Divorce is an all too common reality for many families in South Africa. It is often a painful journey with significant repercussions for all individuals involved, including children. It is not an easy decision for either partners regardless of their individual feelings and thoughts regarding the marriage. In all the turmoil and emotional upheaval that precedes and follows a divorce it is important to be cognisant of behaviour that will put children first.
Below are a number of pointers that institute “good” divorce behaviour that is the least damaging for children undergoing an already difficult and painful transition in their lives.
Do tell children that the divorce is not their fault. Often children assume that their parents are not together because of something they did which was wrong or bad.
Do get assistance from a psychologist if you need to. If a parent adjusts well to a divorce the child copes better as well. Get help if you are feeling stressed, if you can’t seem to overcome the anger, the hurt and the resentment. Divorce can sometimes be the beginning of a life you have wanted, but it is a long journey and there are often many issues that need to be resolved along the way. Getting assistance from a psychologist helps the healing process and may address other aspects if necessary such as what went wrong so the pattern isn’t repeated with new partners.
Do try keep changes to a child’s environment as minimal as possible.Divorce is a transition in itself, so it is important to not make too many changes to what a child is used too. Children like routine and they need similarity especially in the context of a divorce. Try to keep residences and schools the same as well as other activities. In addition, make sure that contact with family members (regardless of how you may feel about them) and other caregivers, such as helpers remains the same as far as possible.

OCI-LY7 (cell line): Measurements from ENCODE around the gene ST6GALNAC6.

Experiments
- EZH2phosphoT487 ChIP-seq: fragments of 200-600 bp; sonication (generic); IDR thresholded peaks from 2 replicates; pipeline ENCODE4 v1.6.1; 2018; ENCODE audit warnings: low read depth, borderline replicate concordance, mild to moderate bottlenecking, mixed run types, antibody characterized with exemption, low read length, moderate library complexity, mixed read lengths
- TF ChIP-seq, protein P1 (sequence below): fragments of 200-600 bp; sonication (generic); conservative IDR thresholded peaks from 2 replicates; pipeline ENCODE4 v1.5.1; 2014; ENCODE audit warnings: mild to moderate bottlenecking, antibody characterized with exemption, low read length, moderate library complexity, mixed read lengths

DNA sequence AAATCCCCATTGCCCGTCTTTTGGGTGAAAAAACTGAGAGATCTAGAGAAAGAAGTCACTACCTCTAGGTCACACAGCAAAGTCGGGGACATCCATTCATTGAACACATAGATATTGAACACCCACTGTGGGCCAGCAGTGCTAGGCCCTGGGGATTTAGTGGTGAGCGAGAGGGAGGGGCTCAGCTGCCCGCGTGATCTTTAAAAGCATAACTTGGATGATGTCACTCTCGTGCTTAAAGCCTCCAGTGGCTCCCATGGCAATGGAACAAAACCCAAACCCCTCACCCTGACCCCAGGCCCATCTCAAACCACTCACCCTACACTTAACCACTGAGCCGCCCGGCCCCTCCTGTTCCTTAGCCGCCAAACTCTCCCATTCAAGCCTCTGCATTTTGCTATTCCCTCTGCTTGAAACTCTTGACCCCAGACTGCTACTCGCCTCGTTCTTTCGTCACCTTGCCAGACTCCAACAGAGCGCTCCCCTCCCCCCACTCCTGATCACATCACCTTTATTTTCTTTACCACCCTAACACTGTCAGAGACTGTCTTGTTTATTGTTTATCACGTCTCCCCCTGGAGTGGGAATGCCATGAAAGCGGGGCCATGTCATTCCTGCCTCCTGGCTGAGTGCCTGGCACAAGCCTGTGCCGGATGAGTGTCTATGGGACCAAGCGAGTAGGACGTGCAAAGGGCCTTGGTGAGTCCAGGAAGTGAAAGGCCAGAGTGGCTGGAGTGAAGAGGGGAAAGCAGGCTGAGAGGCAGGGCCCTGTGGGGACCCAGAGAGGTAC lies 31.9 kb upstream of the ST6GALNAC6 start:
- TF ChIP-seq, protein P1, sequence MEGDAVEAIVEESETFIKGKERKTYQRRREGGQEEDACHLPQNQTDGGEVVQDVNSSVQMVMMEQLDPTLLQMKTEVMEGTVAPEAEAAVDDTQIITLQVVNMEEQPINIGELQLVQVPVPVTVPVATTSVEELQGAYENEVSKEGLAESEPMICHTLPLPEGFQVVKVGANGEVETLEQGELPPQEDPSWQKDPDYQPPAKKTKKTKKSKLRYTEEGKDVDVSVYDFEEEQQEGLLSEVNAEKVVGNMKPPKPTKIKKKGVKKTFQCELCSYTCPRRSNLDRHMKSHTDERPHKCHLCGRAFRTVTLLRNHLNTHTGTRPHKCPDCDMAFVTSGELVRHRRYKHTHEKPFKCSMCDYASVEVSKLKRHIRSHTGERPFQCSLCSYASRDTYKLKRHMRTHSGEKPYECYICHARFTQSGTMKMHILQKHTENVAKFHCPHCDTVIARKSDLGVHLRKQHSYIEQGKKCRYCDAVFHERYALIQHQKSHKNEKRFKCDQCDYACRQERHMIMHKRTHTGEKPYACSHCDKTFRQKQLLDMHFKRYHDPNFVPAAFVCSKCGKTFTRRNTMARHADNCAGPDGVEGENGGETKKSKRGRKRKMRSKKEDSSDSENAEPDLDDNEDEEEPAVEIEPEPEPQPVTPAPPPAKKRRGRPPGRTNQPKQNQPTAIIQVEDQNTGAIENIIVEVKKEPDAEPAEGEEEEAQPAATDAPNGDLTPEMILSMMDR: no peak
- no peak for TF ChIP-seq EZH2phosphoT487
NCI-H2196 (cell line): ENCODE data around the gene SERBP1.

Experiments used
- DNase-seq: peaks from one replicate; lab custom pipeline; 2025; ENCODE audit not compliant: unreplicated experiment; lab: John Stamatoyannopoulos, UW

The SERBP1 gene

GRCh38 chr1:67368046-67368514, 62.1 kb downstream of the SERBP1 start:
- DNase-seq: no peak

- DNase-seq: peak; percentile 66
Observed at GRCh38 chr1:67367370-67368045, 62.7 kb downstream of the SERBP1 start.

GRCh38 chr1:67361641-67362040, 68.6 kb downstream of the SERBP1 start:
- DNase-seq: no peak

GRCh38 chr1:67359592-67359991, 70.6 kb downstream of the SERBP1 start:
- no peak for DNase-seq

Do allow your children to voice their thoughts and feelings, listen to them and acknowledge their feelings. Parents often feel guilty about the divorce and when a child voices a negative emotion such as sadness they minimize the child’s feelings (often as a means to try protect their child). Therefore, when a child states that they miss the other parent saying to them something like “don’t be sad because you’re going to see Mom/Dad this weekend…” doesn’t acknowledge feelings but tells a child to forget about them or minimize or deny their feelings). In this scenario it is better saying something like “I can see you are sad about not seeing Mom/Dad…” as children need to know that what they’re feeling is okay and that their parent understands and allows this.
Do nurture yourself and try to get back on track to the definition of normality for you. Remember that separation and divorce is a traumatic experience, even for the person initiating the process. Your life will get back on track. However, it is a process and therefore be patient and kind to yourself. Don’t expect too much too soon, there will be some dire days but with time they usually diminish.
Do make sure that your child has as much access to both parents as far as possible (if it is beneficial to the child and there are no legal restrictions such as supervised access etc.) Again the fact remains that regardless of whether the ex-spouses get on or not does not imply that the child cannot have a good relationship with the individual parent. The more love and solid relationships children have the better it is for them. If you are concerned about your ex-spouse consult with a psychologist. Parenting plans are also essential to establish ground rules important for the upbringing of the children.